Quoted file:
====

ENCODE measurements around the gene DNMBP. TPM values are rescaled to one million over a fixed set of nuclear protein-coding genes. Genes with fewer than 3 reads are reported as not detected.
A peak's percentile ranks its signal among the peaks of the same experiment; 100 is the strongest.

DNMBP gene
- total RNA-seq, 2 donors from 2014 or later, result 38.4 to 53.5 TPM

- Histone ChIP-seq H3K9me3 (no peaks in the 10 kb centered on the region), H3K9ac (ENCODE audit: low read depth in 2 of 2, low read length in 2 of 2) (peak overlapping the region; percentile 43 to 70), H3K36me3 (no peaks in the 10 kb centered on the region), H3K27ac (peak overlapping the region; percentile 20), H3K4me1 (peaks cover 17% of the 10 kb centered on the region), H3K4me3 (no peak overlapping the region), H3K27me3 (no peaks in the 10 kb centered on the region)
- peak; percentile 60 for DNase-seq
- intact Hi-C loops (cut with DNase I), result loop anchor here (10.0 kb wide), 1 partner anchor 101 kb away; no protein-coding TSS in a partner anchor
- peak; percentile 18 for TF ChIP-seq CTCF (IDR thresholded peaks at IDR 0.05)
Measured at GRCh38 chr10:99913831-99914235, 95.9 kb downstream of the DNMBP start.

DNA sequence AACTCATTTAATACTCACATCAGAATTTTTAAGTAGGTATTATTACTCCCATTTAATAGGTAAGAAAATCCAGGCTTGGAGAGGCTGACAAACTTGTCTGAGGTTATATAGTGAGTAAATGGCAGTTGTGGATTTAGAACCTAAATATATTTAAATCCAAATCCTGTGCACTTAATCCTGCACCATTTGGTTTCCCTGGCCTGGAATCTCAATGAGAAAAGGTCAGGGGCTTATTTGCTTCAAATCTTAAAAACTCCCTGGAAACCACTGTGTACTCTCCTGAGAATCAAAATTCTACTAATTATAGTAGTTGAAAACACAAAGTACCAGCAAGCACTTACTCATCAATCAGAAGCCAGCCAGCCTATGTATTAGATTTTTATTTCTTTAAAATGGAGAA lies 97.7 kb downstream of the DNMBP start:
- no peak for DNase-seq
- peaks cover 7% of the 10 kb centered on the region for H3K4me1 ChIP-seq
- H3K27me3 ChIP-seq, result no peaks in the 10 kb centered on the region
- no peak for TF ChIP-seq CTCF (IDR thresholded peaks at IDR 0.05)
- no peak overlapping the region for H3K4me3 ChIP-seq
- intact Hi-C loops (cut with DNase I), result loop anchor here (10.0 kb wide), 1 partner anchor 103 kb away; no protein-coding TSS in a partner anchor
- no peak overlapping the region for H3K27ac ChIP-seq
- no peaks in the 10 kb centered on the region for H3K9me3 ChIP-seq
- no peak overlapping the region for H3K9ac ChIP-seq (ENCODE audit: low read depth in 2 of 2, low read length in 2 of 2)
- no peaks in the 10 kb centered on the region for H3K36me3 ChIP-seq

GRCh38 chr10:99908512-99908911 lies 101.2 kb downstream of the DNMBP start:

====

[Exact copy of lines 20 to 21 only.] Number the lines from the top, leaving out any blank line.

- no peaks in the 10 kb centered on the region for H3K36me3 ChIP-seq

GRCh38 chr10:99908512-99908911 lies 101.2 kb downstream of the DNMBP start: